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Sen. Ron Johnson: 'Let The American People Decide' Direction Of Supreme Court


Senate Republicans have vowed to block whoever's nominated by President Obama to fill the Supreme Court seat vacated by the sudden death of Justice Antonin Scalia. The majority leader, Mitch McConnell, said flatly, the vacancy should not be filled until there's a new president. This has become a political campaign issue, and some politicians are in an especially interesting spot. There are several first-term Republican senators who are seeking reelection in what are typically Democratic states. Joining us is one of them - Republican Senator Ron Johnson of Wisconsin. Welcome to the program, Senator.

RON JOHNSON: Hello, Robert. How are you doing?

SIEGEL: Shortly after Justice Scalia's death, you issued a statement in which you basically said that his seat should not be filled until after President Obama leaves office and we have a new president. Is that still your position?

JOHNSON: Well, what I said is that we're in a pretty unique moment in time here in history. We've - you know, obviously the composition of the court - liberal versus conservative - is really in the balance, and we're only eight months before an election where the American people are going to decide the direction of the country. Why not let the American people also decide the direction of the Supreme Court?

SIEGEL: But you could say that two years into the term of any president, saying, you know, it's the end of his or her first term and the American people haven't spoken yet; let's wait until the election. Where does this come from, this idea that you have to wait for an election before naming a Supreme Court nominee?

JOHNSON: I realize the voters elected President Obama in 2012, but they also, in 2014, elected enough Republican senators to gain a majority in the Senate so we control the confirmation process. And these are two supposedly coequal branches of government involved in this filling of a Supreme Court vacancy. So President Obama nominates. The Senate advises and consents. And I don't know how the process plays out. I'm not in control of it, but you know, the consent phase would be, you know, whether we decide to hold hearings, to not hold hearings, whether we have a vote, whether we vote up or down. But not acting is also acting. It's also fulfilling that consent portion of our advise-and-consent.

SIEGEL: Democrats saw Senator McConnell's statement as denying even the pretense of considering an Obama nominee to the Court. Is what you're saying different only in that what you're offering is pretense because you're saying, essentially, you'd defeat any Obama nominee because it's an Obama nominee?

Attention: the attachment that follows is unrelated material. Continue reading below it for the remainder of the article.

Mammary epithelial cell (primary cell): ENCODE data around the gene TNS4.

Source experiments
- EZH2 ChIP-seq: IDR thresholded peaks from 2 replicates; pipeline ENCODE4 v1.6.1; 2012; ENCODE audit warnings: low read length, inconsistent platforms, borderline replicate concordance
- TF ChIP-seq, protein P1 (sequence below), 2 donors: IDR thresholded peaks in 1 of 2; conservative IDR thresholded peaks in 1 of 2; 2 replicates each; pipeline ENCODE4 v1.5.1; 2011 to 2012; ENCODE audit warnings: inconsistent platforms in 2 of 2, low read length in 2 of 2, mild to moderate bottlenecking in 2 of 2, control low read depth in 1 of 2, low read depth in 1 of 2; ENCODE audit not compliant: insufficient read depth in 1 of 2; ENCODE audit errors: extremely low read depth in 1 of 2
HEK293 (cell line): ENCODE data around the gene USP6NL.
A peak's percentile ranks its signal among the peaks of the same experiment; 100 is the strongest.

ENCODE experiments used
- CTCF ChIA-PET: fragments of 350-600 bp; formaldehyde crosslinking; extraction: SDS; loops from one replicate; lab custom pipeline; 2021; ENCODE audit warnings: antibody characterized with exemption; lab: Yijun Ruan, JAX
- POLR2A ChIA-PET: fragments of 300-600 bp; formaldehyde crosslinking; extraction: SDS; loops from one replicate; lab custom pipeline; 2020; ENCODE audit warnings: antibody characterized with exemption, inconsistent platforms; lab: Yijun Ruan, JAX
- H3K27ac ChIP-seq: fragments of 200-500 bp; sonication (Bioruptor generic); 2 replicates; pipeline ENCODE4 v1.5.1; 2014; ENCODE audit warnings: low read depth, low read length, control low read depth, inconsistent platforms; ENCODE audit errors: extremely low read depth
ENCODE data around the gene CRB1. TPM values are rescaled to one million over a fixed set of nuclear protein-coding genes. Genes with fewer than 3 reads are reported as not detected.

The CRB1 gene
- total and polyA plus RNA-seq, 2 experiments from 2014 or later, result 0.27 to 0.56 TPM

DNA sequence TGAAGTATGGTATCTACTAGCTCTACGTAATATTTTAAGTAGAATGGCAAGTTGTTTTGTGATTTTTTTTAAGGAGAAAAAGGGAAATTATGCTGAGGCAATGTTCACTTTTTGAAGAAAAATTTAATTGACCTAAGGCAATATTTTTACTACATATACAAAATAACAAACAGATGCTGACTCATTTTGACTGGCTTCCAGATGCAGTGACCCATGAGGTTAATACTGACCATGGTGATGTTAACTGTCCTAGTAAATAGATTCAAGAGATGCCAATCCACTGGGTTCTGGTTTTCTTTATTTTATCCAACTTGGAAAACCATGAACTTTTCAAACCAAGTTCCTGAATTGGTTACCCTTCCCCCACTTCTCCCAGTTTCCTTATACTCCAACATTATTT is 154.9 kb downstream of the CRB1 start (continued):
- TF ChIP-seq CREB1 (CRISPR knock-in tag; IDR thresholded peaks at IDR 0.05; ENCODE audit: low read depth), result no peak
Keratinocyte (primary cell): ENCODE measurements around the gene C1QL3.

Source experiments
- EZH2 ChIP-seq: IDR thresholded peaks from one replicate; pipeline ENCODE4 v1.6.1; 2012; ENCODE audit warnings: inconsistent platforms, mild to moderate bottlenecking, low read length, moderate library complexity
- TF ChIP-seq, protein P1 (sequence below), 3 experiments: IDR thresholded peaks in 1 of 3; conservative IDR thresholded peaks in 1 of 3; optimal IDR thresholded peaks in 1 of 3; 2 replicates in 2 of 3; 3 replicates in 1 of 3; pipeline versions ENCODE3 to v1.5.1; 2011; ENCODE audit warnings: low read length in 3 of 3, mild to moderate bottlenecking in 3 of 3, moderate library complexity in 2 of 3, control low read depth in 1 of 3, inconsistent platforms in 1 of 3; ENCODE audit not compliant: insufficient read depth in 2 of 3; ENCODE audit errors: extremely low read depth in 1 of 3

JOHNSON: Well, I think justice Scalia is really the gold standard of what a justice should be. Somebody, regardless of how he feels on an issue, is going to look at the text of the Constitution, look at the text of the law and make his judgment. We don't have enough justices like him, so if President Obama were to actually nominate a justice that had that type of judicial philosophy, that kind of modesty, that kind of restraint, you know, we could confirm him. But I really seriously doubt President Obama will do that.

SIEGEL: But you're holding up a standard - I'm thinking back to when Justice Thurgood Marshall, one of the most liberal justices in the court's history, retired and was replaced by Clarence Thomas, one of the most conservative justices in the court's history. Where is it written that justices have to be succeeded by people who are like them in terms of their judicial thinking?

JOHNSON: It's not written. What's written is that the president has the constitutional authority and duty to nominate someone, and senators have the constitutional duty to advise and consent. Let the American people decide rather than lame-duck president and, quite honestly, possibly a lame-duck Republican Senate.

SIEGEL: You are running for reelection in Wisconsin. Do you run a risk of appearing to swing voters as being part of a party that's obstructionist at this point? Is that a possible negative that you face in your reelection race?

JOHNSON: One of the promises I made when I ran was, I'll never vote with my reelection in mind. So you know, I have certain principles, and one of my principles is that judges ought to stick to and adhere to the text of the Constitution and the law irrespective of the outcome. And that's the kind of justice Scalia would be, and that's the kind of justice that I would vote to confirm. I wouldn't vote to confirm somebody that I don't believe will have that kind of judicial integrity.

SIEGEL: U.S. Senator Ron Johnson, Republican of Wisconsin on the road as part of your reelection effort, I guess, in Wisconsin, thanks for talking with us.

JOHNSON: Have a great day. Transcript provided by NPR, Copyright NPR.